Do you plan a day out based on where you are going to eat? If so, this is the guide for you!
Before moving to North Devon we had a conventional hectic work based lifestyle and were used to dining out or eating takeaways in the evenings with the occasional pub lunch after a weekend walk in the Surrey hills.
Our eating patterns have changed dramatically now we ‘work at home’ at Robin Hill Farm. This is partly because we have more spare time to go out and explore North Devon but it is also because there is a thriving independent cafe and tearoom culture in the area. In six years we’ve sampled a few (!) …..
Firstly – it’s perfectly acceptable to eat a Cream Tea for lunch! At Tea on the Green the cream teas are legendary and you can even have a Savoury Cream Tea if you can’t bring yourself to lunch on sweet food. However, it would be a pity not to sample a slice of their enormous cakes (they do doggy bags for leftovers or takeouts!). Book Afternoon Tea but skip breakfast and lunch as this is a feast! This is a charming 50’s styled tea room at Westward Ho! (closes Mon and Tues, DF).
In the pretty waterside village of Appledore there are two great options. The Coffee Cabin is a brilliant little cafe and locals’ favourite. It is shoe-horned into a tiny space on Appledore Quay, serves top notch coffee, an excellent selection of savouries and good cakes. The team here are super friendly and you won’t have to wait too long for a table. (DF)
Further along the Quay is Johns Delicatessen and Cafe. Another charming and friendly team serve from breakfast through to afternoon tea. The menu features savoury and sweet products from the delicatessen so you can stock up on favourites to take home. Johns brownies are the best in North Devon. Look out for their ‘recipe of the month’ quiches too – delicious! Johns will be opening a cafe alongside their Instow delicatessen in summer 2016 – can’t wait! (DF tables outside)
Heading out for a bike ride? Base yourselves at Fremington Quay where there is a free car park and the extremely popular Fremington Quay Cafe. Inside the old station room with a small museum telling the story of the Quay and Railway through the ages, the cafe offers a selection of well filled baquettes, daily specials and yummy cakes. Not to mention Farmer Tom’s ice cream for cyclists in need of a bribe/reward! (DF)
The walk up to Baggy Point at the north end of Croyde is just stunning – not too long, dramatic cliffs and gorgeous views across Bideford Bay. Afterwards, stop off at Sandleigh Tea Room right by the carpark. Sit outside amongst the vegetable plots, scarecrows and gypsy wagon or squeeze indoors. Always busy this cafe serves tasty savouries including crab and the prettiest cream tea decorated with sliced strawberries. (DF)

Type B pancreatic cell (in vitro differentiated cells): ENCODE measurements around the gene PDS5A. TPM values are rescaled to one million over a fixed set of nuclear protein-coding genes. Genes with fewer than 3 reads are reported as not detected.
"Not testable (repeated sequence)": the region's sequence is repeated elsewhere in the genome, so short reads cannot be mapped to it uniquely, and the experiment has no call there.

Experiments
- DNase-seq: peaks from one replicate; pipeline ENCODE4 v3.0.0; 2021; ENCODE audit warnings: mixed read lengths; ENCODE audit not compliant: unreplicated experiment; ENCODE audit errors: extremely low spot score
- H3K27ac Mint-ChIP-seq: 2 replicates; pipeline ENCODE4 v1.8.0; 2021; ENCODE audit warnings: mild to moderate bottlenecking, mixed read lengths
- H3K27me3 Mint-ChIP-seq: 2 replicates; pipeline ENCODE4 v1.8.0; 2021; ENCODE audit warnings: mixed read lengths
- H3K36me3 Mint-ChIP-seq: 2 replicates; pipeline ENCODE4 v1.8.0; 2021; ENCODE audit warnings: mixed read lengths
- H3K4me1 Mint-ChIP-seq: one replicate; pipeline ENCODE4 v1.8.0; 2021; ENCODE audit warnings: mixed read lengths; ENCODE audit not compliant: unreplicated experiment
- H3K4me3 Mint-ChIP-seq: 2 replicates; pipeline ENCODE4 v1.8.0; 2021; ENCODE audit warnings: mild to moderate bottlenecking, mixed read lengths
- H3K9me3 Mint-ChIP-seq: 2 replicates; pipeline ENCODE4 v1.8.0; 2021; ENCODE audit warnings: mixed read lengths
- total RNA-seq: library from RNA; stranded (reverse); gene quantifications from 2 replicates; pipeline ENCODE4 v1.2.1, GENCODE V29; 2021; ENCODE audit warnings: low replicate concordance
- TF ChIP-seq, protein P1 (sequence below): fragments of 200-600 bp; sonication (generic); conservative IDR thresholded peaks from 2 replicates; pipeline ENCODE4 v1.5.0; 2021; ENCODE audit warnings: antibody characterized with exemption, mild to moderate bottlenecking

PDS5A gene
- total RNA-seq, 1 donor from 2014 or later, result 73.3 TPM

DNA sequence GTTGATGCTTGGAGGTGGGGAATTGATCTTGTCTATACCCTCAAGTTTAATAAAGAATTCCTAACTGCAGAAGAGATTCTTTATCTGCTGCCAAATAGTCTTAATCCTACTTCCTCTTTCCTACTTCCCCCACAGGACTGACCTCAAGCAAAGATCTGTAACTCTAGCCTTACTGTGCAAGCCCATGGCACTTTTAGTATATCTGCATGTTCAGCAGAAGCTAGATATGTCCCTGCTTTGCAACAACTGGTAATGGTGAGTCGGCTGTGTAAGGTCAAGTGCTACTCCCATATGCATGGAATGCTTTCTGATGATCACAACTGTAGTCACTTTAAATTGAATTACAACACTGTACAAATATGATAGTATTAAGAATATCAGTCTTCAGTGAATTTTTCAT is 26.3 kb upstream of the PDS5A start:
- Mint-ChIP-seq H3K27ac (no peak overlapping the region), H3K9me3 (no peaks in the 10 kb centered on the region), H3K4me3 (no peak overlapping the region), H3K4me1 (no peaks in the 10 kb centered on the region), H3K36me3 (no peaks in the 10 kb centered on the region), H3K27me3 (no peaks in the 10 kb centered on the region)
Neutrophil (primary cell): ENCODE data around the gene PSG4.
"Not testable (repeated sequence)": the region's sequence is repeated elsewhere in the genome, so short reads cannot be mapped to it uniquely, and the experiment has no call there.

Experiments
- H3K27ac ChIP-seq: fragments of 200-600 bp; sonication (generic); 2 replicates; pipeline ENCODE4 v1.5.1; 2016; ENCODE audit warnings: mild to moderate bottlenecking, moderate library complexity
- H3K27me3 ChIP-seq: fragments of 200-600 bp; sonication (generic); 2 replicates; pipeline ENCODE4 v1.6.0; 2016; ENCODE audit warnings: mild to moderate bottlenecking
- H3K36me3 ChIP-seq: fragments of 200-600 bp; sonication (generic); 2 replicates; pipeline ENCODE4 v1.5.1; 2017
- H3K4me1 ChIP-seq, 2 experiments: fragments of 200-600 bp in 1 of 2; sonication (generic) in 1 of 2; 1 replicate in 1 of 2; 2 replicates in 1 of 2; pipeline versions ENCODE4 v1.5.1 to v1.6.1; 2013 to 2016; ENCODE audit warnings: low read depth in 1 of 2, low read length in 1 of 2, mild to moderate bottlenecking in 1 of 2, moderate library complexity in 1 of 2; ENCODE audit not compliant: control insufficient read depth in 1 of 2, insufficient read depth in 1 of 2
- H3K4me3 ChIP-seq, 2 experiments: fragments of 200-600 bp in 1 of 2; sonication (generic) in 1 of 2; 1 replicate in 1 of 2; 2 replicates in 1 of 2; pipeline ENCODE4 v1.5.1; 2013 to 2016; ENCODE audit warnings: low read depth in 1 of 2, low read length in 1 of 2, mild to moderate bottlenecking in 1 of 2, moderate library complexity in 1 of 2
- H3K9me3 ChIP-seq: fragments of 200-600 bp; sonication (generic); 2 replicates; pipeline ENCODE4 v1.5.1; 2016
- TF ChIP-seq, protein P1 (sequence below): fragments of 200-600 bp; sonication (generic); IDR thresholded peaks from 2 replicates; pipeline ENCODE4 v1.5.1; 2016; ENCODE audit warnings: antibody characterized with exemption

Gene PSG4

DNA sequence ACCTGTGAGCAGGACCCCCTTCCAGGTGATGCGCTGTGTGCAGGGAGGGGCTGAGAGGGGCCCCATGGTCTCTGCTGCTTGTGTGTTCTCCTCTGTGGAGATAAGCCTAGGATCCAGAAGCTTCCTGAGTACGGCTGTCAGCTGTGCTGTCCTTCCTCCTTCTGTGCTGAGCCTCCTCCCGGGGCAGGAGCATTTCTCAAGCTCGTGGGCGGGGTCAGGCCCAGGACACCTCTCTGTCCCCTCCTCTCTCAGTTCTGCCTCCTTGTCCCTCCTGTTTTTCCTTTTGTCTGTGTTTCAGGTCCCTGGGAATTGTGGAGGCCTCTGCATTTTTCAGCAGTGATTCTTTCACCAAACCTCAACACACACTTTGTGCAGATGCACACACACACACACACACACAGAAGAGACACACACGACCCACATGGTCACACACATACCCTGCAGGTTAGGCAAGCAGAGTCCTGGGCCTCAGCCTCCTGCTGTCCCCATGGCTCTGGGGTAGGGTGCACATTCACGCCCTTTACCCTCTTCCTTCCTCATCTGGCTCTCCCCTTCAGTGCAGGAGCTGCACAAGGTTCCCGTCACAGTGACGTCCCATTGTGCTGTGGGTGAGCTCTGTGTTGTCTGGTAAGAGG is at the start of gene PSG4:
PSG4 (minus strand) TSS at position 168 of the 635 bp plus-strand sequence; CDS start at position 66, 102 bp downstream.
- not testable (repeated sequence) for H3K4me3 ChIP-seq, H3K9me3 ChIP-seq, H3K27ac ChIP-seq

Closer to home in Bideford Town are two quite different choices. If you’ve braved the steep climb up High Street on your way to look at the artists shops on Butchers Row in the Pannier Market, take a stop at Cafe Collective – the chilli hot chocolate is particularly enlivening! (DF)
Continue the art trail down at The Burton Art Gallery in Victoria Park at the far end of the Quay. Here you will find a small museum of Bideford, a rotating art exhibition and wonderful selection of local crafts. Fancy a bite? then stop at Cafe du Parc complete with Plat du Jour and exquisite Patisserie – mmmm Tarte au Citron anyone? (DF tables ouside)
After a brisk cliff top walk or wave watching session at Hartland Quay, stop off in Hartland Village where you’ll find The Old Bakery Coffee Shop right at the heart of the square. This new cafe is impressive – soups and the local pasties are extremely good (there will be a choice of fillings). Cakes are generous and addictive (I’m thinking of the Rocky Road). (DF)
A mile or so down the coast is the charming and very flexible Docton Mill Gardens and Tea room. If you’re just walking past and fancy something to eat there’s no need to tour the gardens as well which is perfect for ramblers. That said, the gardens are stunning and well worth paying to see. Walking in along the mill race you soon discover a fully functioning water wheel and sun soaked tea room. Crab sandwiches, cream teas and lemon cake are particular favourites. (DF)
Having walked up Baggy Point at one end of Bideford Bay, stop by at Hartland Point at the other end. This wind blasted point comes complete with lighthouse and is in the middle of the well named Wreckers Coast – in fact, a cargo ship was rescued from floundering on the rocks only last month. Accessed via a concession car park or along the South West Coast Path, The Point Kiosk with outdoor seating is rapidly getting a great reputation for the stunning location and their friendly service of excellent food – hot paninis, soups, ice cream and cakes are recommended. (DF)
Just over the Cornish border is Morwenstow. You might walk there along the South West Coast Path but you can drive too. The Rectory Tearooms are well worth the effort. Rambling old farm house rooms indoors and a sun trap of a garden for summertime. Food served on vintage china the savouries here are unusual (Wild Boar Sausages) and always tasty with a superb cream tea. Now, as we’re now in Cornwall, which goes on the top, the jam or the cream? (DF)
DF - denote a dog friendly cafe